To understand why this phrase is incorrect, you first have to understand what it means to "pawn" something. A pawn shop owner is basically a low-level lender: One pawns an item -- electronics, musical instruments, microwaves -- to the owner (also known as a pawnbroker) in return for money. The person who pawned the item can get it back if he pays back the money, with a certain amount of interest, within an agreed-upon time limit [source: National Pawnbrokers Association].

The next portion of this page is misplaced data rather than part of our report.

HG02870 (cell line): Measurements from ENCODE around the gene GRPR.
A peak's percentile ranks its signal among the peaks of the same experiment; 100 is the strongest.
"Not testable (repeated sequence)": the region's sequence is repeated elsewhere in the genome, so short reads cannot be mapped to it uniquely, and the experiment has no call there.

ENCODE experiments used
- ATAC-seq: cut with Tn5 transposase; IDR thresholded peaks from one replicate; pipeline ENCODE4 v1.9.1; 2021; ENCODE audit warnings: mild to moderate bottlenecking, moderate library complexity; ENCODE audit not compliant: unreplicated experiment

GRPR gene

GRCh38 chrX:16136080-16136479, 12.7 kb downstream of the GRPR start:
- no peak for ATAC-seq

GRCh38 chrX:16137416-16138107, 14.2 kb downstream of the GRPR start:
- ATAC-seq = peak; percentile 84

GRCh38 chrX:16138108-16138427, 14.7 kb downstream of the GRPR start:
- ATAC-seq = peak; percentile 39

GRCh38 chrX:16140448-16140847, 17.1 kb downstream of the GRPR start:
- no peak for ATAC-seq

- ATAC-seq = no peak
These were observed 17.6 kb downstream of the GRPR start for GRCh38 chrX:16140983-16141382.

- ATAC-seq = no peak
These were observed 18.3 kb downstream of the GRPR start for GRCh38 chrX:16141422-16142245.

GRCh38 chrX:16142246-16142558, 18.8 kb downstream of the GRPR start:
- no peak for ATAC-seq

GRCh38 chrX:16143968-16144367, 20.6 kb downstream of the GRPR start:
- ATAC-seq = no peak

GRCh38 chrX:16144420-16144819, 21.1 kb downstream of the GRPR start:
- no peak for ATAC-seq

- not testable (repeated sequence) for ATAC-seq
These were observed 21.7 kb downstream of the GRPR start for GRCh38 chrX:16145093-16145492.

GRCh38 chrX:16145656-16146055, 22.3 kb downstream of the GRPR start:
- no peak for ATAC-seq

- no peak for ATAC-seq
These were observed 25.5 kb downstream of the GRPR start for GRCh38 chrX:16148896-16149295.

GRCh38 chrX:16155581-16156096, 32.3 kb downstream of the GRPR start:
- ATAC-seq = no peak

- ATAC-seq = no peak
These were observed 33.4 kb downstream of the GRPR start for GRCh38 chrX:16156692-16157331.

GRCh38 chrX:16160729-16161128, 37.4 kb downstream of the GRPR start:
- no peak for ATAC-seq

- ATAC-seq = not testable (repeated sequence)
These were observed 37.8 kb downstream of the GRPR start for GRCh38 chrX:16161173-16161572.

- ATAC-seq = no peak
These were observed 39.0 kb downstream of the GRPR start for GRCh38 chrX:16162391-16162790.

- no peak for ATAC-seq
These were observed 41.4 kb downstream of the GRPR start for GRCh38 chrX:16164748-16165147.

Thus, the phrase "pawn off" should be used only when referring to trading an item as collateral for a loan. That hasn't stopped people from confusing the saying with the similar-sounding "palm off," which means to get rid of something or someone by means of deception [source: Macmillan Dictionary]. This phrase likely came from card-playing and concealing cards in the palm of your hand.